Michele Sutter: Proposition C is a non-binding resolution, but it has the potential to be a clarion call to our elected representatives at all levels that We the People are instructing them to fix this SCOTUS driven perversion of the Constitution through the amendment process.
David Love: The police response to the Occupy Movement flies in the face of the reputed tenets of American constitutional democracy, and contravenes the precepts of international human rights law.
Sharon Kyle: Occupy encampments across the country have had bad encounters with police. Many Occupy encampments are being cleared out. But so far, Occupy LA stands – for now.
Anjuli Kronheim: All politics is local and we believe that if, not when, Los Angeles succeeds in passing Measure H, we will send an important message that we are taking back our democracy.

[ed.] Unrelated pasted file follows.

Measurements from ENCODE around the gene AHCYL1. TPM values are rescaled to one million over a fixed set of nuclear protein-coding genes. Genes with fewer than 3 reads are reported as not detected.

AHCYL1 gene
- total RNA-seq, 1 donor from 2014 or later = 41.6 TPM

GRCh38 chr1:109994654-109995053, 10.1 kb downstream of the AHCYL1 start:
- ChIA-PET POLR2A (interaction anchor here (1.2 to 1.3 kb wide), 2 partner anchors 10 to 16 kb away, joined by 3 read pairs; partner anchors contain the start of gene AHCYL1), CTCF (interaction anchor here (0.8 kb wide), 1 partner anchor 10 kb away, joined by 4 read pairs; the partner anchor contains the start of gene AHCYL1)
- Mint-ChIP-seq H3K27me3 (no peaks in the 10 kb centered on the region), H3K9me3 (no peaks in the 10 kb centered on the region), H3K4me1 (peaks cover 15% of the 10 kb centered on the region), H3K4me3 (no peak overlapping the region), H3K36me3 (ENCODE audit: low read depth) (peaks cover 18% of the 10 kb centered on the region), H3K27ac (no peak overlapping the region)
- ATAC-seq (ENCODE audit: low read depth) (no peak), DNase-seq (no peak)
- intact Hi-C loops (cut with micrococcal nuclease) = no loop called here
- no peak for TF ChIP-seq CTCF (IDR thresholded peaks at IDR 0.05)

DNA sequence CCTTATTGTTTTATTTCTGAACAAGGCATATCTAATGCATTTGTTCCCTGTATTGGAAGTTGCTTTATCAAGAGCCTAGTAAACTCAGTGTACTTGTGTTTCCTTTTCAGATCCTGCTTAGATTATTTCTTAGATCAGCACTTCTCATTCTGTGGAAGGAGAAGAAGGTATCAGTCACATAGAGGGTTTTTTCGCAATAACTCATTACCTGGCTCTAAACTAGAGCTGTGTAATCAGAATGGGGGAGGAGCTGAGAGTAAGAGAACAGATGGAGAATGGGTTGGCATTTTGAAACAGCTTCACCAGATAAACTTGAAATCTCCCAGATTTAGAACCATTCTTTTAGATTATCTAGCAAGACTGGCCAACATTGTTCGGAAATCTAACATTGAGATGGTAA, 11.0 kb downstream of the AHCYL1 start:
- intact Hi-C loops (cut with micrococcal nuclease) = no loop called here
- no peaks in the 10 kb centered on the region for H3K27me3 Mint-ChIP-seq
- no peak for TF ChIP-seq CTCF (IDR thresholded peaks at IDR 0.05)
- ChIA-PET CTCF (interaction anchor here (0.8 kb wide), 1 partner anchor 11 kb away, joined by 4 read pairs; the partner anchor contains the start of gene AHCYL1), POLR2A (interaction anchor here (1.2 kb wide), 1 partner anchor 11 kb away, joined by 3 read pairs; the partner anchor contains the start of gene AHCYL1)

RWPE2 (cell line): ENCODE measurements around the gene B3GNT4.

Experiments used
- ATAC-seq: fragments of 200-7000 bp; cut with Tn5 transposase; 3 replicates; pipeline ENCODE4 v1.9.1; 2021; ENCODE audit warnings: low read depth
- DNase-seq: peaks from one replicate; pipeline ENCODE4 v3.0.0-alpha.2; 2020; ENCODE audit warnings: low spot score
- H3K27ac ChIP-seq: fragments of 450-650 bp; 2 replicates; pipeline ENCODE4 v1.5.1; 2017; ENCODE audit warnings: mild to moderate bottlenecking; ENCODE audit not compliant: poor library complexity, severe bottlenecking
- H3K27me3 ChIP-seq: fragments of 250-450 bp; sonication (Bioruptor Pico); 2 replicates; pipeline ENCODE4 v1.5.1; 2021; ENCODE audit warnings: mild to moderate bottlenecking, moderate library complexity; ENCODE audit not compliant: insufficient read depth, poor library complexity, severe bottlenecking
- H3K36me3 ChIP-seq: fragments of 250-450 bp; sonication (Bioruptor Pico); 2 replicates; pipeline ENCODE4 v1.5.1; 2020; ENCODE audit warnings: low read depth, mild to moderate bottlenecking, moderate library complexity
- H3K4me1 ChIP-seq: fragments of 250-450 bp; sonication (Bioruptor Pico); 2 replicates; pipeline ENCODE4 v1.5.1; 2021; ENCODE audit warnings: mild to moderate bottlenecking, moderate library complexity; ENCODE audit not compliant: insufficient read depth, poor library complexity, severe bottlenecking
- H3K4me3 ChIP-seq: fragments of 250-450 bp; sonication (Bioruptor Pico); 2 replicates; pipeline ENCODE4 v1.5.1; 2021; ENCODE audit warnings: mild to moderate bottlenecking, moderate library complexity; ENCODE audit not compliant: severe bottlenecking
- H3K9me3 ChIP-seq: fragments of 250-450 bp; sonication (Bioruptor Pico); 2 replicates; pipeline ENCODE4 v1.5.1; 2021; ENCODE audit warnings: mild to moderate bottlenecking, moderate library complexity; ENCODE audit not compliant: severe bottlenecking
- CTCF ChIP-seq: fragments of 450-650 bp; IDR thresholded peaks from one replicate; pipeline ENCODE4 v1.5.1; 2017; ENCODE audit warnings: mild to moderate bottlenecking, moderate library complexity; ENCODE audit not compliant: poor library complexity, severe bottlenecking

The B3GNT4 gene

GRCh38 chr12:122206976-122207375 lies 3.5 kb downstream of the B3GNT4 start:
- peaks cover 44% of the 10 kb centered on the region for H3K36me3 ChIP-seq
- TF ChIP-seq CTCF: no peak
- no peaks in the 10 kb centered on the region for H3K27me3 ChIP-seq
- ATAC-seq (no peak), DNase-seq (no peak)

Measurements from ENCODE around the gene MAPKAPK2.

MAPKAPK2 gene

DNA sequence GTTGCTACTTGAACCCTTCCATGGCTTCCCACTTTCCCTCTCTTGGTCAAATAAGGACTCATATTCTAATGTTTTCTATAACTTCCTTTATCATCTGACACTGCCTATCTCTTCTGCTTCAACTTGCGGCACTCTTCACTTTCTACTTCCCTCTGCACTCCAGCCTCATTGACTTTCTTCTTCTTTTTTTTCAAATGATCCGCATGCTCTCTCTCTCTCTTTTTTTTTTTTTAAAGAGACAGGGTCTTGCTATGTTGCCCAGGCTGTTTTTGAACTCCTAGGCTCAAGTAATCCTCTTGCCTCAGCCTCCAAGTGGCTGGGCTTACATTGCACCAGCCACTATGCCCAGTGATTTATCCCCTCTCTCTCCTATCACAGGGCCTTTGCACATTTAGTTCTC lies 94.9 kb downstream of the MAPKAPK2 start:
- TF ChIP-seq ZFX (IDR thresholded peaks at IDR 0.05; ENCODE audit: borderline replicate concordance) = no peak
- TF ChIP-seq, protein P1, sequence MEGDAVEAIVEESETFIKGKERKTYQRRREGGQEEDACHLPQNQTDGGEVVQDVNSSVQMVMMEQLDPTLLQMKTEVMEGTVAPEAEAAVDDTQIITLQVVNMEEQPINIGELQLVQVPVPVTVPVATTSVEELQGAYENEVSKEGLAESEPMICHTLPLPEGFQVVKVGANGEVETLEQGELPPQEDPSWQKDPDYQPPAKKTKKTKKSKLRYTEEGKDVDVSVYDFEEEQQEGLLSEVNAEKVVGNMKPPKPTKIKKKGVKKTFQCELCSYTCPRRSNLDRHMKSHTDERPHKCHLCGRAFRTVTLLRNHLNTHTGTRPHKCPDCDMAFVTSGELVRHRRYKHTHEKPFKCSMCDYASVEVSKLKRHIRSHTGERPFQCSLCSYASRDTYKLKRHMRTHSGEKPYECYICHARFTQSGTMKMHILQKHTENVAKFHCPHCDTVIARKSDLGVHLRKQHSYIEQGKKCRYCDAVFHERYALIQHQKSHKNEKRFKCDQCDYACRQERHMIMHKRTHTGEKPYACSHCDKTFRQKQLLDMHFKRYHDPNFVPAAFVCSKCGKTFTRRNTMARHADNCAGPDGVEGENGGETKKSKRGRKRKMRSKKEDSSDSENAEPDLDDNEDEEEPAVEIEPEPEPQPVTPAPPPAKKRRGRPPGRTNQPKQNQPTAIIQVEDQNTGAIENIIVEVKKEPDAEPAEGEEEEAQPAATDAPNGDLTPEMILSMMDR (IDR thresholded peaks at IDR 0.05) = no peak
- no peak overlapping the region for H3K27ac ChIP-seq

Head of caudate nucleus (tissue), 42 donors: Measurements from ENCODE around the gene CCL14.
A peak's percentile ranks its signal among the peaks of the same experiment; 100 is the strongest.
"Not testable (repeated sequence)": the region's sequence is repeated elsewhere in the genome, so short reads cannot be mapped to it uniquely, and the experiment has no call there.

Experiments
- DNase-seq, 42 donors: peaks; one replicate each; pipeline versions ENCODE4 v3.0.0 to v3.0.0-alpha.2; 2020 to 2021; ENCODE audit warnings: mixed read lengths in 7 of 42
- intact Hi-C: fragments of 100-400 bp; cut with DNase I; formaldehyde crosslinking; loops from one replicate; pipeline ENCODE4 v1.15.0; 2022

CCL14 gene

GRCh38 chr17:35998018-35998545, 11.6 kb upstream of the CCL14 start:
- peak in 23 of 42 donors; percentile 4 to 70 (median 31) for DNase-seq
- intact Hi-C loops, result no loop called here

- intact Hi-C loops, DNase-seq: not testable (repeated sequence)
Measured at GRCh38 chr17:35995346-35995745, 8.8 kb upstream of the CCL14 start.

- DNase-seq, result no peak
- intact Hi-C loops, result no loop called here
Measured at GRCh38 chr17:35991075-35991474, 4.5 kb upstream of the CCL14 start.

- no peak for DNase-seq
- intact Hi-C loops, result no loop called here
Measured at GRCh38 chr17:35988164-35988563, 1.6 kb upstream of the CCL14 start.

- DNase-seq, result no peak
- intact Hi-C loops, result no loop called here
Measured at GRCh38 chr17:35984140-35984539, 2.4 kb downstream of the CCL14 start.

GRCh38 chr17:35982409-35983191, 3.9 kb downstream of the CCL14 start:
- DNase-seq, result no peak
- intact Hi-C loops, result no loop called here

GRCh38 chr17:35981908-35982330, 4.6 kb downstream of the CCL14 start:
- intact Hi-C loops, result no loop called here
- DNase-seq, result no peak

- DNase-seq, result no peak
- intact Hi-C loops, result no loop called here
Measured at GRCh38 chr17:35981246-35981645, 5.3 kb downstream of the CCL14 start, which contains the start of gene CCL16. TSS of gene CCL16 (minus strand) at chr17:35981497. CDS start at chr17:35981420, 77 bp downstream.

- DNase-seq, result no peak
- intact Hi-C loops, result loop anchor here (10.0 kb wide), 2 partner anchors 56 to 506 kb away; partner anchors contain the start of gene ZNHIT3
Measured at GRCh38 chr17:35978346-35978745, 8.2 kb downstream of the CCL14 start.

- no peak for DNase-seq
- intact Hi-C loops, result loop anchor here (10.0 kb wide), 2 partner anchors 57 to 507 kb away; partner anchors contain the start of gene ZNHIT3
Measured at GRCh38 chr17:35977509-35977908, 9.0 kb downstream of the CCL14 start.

Ron Wolff: I can’t help thinking what the “deregulation contingent” of political thinkers would do about the situation in Bell, California, where a corrupt city council, in collusion with a city manager accused of criminal activity, raped the treasury of millions of dollars by paying themselves excessive salaries, sometimes for meetings that lasted only a few minutes.
Marian Wang: More revelations in the city of Bell overpaid officials controversy. On top of it all, the state has found that Bell illegally raised property taxes. Legislators are considering plans to refund some $2.9 million to residents.
John Gallogly: There are always going to be those who say the arts are a luxury we can’t afford. The truth in Los Angeles — according to Jack Kyser, chief economist for LA, Inc, and author of the 2009 Otis Report — is that the arts are an economic engine that employ over 35,000 people directly and contribute at least that many jobs indirectly in tourism, restaurants, printing and ancillary businesses, not to mention the economic multiplyer at other local businesses where those employees shop like grocery stores.